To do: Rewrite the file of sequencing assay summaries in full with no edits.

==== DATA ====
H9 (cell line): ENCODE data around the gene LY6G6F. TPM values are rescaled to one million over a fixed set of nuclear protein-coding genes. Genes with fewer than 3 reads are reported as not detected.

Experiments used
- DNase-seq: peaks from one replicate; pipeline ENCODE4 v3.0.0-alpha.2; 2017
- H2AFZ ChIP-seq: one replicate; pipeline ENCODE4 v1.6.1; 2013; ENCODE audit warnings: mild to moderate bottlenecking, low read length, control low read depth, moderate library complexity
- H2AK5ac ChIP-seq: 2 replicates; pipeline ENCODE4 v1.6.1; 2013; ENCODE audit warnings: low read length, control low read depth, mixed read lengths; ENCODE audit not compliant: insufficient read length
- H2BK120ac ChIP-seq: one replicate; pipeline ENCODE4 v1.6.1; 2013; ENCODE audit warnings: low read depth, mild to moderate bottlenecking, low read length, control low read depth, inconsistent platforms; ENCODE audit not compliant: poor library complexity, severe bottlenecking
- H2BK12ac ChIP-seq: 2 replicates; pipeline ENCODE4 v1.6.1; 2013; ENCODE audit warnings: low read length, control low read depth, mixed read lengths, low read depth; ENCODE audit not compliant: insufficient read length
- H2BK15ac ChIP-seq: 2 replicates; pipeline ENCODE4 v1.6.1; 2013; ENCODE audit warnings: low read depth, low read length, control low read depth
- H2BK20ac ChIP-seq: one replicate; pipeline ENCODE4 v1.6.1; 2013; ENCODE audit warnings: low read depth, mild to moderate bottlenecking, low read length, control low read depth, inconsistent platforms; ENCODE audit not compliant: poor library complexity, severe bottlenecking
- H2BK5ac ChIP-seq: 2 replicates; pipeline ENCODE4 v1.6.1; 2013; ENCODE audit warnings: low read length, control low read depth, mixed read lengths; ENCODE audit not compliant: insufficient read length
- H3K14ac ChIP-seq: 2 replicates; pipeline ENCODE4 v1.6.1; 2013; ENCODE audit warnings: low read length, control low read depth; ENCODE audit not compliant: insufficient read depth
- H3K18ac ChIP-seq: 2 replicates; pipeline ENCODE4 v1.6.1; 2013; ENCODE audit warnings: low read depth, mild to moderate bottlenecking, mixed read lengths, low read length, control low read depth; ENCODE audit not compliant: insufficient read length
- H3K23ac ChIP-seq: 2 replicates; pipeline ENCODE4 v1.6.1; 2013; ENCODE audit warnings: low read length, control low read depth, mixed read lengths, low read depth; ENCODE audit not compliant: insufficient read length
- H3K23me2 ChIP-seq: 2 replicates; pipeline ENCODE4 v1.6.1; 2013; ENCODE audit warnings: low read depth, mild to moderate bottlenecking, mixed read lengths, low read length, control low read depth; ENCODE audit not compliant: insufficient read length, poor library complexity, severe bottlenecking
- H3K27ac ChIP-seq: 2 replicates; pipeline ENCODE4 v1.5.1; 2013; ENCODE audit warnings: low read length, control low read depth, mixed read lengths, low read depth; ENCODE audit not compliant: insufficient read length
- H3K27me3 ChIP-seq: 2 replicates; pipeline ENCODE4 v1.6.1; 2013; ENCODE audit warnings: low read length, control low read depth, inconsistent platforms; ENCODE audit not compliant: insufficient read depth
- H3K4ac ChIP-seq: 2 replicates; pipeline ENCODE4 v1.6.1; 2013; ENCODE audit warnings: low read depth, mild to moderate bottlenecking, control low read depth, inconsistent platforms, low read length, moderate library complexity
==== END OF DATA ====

H9 (cell line): ENCODE data around the gene LY6G6F. TPM values are rescaled to one million over a fixed set of nuclear protein-coding genes. Genes with fewer than 3 reads are reported as not detected.

Experiments used
- DNase-seq: peaks from one replicate; pipeline ENCODE4 v3.0.0-alpha.2; 2017
- H2AFZ ChIP-seq: one replicate; pipeline ENCODE4 v1.6.1; 2013; ENCODE audit warnings: mild to moderate bottlenecking, low read length, control low read depth, moderate library complexity
- H2AK5ac ChIP-seq: 2 replicates; pipeline ENCODE4 v1.6.1; 2013; ENCODE audit warnings: low read length, control low read depth, mixed read lengths; ENCODE audit not compliant: insufficient read length
- H2BK120ac ChIP-seq: one replicate; pipeline ENCODE4 v1.6.1; 2013; ENCODE audit warnings: low read depth, mild to moderate bottlenecking, low read length, control low read depth, inconsistent platforms; ENCODE audit not compliant: poor library complexity, severe bottlenecking
- H2BK12ac ChIP-seq: 2 replicates; pipeline ENCODE4 v1.6.1; 2013; ENCODE audit warnings: low read length, control low read depth, mixed read lengths, low read depth; ENCODE audit not compliant: insufficient read length
- H2BK15ac ChIP-seq: 2 replicates; pipeline ENCODE4 v1.6.1; 2013; ENCODE audit warnings: low read depth, low read length, control low read depth
- H2BK20ac ChIP-seq: one replicate; pipeline ENCODE4 v1.6.1; 2013; ENCODE audit warnings: low read depth, mild to moderate bottlenecking, low read length, control low read depth, inconsistent platforms; ENCODE audit not compliant: poor library complexity, severe bottlenecking
- H2BK5ac ChIP-seq: 2 replicates; pipeline ENCODE4 v1.6.1; 2013; ENCODE audit warnings: low read length, control low read depth, mixed read lengths; ENCODE audit not compliant: insufficient read length
- H3K14ac ChIP-seq: 2 replicates; pipeline ENCODE4 v1.6.1; 2013; ENCODE audit warnings: low read length, control low read depth; ENCODE audit not compliant: insufficient read depth
- H3K18ac ChIP-seq: 2 replicates; pipeline ENCODE4 v1.6.1; 2013; ENCODE audit warnings: low read depth, mild to moderate bottlenecking, mixed read lengths, low read length, control low read depth; ENCODE audit not compliant: insufficient read length
- H3K23ac ChIP-seq: 2 replicates; pipeline ENCODE4 v1.6.1; 2013; ENCODE audit warnings: low read length, control low read depth, mixed read lengths, low read depth; ENCODE audit not compliant: insufficient read length
- H3K23me2 ChIP-seq: 2 replicates; pipeline ENCODE4 v1.6.1; 2013; ENCODE audit warnings: low read depth, mild to moderate bottlenecking, mixed read lengths, low read length, control low read depth; ENCODE audit not compliant: insufficient read length, poor library complexity, severe bottlenecking
- H3K27ac ChIP-seq: 2 replicates; pipeline ENCODE4 v1.5.1; 2013; ENCODE audit warnings: low read length, control low read depth, mixed read lengths, low read depth; ENCODE audit not compliant: insufficient read length
- H3K27me3 ChIP-seq: 2 replicates; pipeline ENCODE4 v1.6.1; 2013; ENCODE audit warnings: low read length, control low read depth, inconsistent platforms; ENCODE audit not compliant: insufficient read depth
- H3K4ac ChIP-seq: 2 replicates; pipeline ENCODE4 v1.6.1; 2013; ENCODE audit warnings: low read depth, mild to moderate bottlenecking, control low read depth, inconsistent platforms, low read length, moderate library complexity